CHARLOTTESVILLE, Va. — Suicide outpaces alcohol as a cause of death among college students, according to the first study in more than 70 years to look at the major causes of college mortality in the United States.
The study, “Leading Causes of Mortality Among American College Students at Four-Year Institutions,” was commissioned by James C. Turner, MD, executive director of student health at the University of Virginia, when he was president of the American College Health Association (ACHA). It was conducted by the research department at ACHA (headed by Dr. E. Victor Leino), and analyzed by Turner and Adrienne Keller, MD, both at the University of Virginia.
Turner said the study, the first such research since 1939, also suggests that mortality rates of college students are much lower than the same-aged general population. He presented the findings at the American Public Health Association annual meeting in Washington, D.C., on Nov. 2.
The findings are based on data from 157 schools, representing 1.36 million students ages 18 to 24, which responded to a survey sent to 1,150 institutions. In the survey, schools were asked for mortality rates and causes of death of students between the ages of 18 to 24 for the 2009-10 academic year.
“Most previous studies of college student mortality have not looked at colleges directly, but have used data extrapolated from the general population,” Turner said.
The results seem to contradict conventional beliefs concerning the number of alcohol-related deaths, he said. Suicides accounted for 6.18 deaths per 100,000 students, while alcohol was a factor in 4.86 deaths per 100,000.
Overall, the No. 1 cause of death was vehicle accidents, at 6.88 deaths per 100,000, about half of them alcohol-related.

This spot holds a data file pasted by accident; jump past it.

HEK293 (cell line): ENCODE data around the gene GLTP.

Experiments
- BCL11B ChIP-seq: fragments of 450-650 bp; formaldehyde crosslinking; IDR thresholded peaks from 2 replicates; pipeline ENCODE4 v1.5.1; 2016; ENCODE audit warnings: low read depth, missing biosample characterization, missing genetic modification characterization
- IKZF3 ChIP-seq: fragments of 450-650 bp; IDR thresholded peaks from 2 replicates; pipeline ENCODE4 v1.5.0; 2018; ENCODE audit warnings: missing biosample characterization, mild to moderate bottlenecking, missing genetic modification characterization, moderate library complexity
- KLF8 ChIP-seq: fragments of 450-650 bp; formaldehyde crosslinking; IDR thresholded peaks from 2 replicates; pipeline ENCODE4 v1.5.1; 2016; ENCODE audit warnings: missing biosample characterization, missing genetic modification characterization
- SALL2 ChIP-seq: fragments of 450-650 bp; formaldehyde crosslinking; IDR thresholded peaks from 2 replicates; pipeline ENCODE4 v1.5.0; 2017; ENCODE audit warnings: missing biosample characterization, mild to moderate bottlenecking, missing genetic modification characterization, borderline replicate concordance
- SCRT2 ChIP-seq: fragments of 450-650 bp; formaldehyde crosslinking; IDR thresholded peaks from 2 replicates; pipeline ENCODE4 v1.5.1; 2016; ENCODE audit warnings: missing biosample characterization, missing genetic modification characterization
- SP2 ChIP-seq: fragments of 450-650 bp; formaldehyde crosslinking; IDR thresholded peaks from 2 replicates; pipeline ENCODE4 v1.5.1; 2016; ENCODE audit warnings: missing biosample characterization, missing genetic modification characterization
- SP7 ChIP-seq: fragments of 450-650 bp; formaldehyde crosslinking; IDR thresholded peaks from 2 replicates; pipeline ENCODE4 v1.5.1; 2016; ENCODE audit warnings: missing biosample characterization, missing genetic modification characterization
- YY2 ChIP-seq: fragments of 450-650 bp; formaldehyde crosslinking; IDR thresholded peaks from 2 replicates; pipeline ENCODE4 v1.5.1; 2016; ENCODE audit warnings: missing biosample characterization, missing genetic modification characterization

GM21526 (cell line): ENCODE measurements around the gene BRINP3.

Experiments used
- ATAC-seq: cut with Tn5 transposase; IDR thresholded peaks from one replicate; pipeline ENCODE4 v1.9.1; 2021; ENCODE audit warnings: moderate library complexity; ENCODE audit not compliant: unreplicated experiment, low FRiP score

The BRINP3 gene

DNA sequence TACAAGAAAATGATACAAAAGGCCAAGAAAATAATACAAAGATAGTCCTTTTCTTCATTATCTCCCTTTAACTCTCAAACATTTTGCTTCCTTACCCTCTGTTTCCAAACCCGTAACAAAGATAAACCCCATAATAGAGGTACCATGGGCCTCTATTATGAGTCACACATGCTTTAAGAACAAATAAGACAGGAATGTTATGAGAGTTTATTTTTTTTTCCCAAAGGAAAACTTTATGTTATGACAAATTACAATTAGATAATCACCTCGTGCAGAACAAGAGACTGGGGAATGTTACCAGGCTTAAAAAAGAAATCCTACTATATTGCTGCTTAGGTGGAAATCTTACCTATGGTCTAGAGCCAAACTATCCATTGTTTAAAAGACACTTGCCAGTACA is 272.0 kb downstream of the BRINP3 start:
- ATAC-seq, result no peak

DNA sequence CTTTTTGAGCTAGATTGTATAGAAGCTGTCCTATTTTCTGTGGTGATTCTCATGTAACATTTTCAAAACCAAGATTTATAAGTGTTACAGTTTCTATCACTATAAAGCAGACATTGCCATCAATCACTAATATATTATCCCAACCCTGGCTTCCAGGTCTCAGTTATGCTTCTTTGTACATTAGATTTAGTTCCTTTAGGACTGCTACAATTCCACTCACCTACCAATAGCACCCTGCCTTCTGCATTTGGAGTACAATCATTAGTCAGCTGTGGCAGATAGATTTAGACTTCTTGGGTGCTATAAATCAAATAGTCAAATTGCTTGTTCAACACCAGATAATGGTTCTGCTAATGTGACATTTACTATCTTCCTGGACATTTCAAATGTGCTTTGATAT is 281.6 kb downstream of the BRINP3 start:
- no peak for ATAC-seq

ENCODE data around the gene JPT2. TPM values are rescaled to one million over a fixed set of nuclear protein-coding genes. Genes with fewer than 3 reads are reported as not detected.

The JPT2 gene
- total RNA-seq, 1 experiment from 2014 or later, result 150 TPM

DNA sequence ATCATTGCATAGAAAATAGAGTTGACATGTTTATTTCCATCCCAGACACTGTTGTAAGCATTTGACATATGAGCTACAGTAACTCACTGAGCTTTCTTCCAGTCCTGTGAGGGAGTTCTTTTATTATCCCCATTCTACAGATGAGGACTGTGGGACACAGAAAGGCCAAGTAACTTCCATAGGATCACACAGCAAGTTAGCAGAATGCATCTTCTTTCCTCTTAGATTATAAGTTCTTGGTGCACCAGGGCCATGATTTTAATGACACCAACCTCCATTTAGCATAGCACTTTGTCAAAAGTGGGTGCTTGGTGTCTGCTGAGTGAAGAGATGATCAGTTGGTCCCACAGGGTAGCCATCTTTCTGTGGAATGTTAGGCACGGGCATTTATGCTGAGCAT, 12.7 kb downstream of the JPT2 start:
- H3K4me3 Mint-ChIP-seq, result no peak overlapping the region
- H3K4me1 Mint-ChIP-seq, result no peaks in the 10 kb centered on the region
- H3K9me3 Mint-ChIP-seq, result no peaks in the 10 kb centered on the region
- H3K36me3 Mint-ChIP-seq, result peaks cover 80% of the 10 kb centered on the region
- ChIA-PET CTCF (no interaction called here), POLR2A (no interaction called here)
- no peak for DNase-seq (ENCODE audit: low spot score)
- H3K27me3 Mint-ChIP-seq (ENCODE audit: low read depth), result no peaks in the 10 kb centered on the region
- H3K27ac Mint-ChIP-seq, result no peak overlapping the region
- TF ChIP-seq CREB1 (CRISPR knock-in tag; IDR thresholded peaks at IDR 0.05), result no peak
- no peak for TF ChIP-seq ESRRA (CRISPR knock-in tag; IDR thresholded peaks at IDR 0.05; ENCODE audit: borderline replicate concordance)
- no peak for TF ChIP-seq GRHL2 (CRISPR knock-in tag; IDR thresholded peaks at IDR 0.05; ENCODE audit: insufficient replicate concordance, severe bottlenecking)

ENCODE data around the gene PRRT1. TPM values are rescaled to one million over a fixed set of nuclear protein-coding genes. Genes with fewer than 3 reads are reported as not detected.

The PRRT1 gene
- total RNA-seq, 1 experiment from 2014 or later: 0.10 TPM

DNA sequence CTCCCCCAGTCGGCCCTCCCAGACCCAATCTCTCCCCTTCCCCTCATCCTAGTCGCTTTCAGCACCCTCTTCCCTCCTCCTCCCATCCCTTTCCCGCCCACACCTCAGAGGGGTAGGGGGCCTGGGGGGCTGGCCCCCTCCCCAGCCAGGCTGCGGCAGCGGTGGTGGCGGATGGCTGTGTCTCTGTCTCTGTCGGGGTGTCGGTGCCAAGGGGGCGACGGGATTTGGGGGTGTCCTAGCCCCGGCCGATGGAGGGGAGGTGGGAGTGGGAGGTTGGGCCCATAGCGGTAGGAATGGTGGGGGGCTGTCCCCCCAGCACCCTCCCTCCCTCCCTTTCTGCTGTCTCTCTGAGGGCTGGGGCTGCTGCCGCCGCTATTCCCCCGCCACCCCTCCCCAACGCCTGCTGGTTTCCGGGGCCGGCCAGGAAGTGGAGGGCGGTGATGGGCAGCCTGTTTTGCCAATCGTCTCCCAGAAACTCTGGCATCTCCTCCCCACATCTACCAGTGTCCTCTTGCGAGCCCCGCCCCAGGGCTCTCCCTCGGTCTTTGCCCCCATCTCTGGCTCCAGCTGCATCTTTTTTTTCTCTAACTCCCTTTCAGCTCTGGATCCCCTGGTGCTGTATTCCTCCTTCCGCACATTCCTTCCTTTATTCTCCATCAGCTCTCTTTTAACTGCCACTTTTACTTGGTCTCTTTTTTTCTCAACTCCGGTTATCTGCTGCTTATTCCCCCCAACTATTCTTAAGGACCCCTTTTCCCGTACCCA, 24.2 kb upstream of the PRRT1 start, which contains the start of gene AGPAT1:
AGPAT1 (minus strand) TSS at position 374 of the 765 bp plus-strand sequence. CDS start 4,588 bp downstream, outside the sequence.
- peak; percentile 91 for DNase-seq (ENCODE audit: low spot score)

But findings also suggest that campuses provide much safer and more protective environments than previously recognized. When compared to the mortality of 18- to 24-year-olds in the general population, college student death rates are significantly lower for such causes as suicide, alcohol-related deaths and homicide.
“Hopefully this work will inspire further research to better understand what factors contribute to the protective environment on campuses,” he said.
One area appears to be an exception. While the rate of suicide is half that for the general population, the rate has not changed from prior reports on college suicide since the late 1980s, suggesting that greater attention should be placed on student services for depression and other mental illnesses, he said.
Alcohol education and awareness programs are also needed, as alcohol abuse remains a critical public health problem on college campuses.
Since the sample of schools was not random, caution should be exercised in generalizing these findings to all students in higher education. The sample was very similar demographically to the entire U.S. college population, but was slightly over-representative of Caucasians, public schools and institutions in urban areas.
Citing the urgent need for a more formalized tracking and reporting method among all college campuses, Turner said he has secured a grant from the Centers for Disease Control to develop a surveillance network that will electronically link clinical statistics from health services nationally.
“By directly collecting epidemiologic statistics from major campus health services in the U.S., we can provide a much more accurate picture of health trends in higher education,” he said.